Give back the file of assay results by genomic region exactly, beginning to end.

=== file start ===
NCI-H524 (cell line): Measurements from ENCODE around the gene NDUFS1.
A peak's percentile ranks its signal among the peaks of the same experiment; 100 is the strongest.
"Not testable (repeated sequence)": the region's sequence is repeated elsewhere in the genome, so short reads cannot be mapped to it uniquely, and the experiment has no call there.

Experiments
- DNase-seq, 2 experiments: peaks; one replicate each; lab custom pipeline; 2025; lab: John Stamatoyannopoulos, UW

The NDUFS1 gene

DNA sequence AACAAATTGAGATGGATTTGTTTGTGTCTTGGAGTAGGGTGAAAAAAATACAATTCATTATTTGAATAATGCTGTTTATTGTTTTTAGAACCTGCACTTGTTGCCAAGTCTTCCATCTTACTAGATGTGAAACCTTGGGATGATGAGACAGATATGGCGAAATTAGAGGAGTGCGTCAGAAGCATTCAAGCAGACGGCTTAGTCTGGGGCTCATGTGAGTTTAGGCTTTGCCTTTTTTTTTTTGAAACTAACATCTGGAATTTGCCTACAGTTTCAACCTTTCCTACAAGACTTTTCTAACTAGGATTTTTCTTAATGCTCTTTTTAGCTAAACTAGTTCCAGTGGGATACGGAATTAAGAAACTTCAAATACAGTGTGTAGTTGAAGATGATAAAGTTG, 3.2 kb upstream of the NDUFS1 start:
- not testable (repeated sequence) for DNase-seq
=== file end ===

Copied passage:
NCI-H524 (cell line): Measurements from ENCODE around the gene NDUFS1.
A peak's percentile ranks its signal among the peaks of the same experiment; 100 is the strongest.
"Not testable (repeated sequence)": the region's sequence is repeated elsewhere in the genome, so short reads cannot be mapped to it uniquely, and the experiment has no call there.

Experiments
- DNase-seq, 2 experiments: peaks; one replicate each; lab custom pipeline; 2025; lab: John Stamatoyannopoulos, UW

The NDUFS1 gene

DNA sequence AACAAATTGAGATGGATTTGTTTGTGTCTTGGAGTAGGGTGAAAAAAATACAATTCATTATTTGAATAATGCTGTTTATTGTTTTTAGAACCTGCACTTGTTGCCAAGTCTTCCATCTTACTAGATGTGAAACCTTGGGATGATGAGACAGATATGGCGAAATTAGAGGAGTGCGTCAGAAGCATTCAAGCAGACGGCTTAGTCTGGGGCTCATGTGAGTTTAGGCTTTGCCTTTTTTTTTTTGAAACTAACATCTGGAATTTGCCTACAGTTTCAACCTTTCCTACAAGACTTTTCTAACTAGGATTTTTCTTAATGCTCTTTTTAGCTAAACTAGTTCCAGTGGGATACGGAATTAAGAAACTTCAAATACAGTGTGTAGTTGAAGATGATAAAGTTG, 3.2 kb upstream of the NDUFS1 start:
- not testable (repeated sequence) for DNase-seq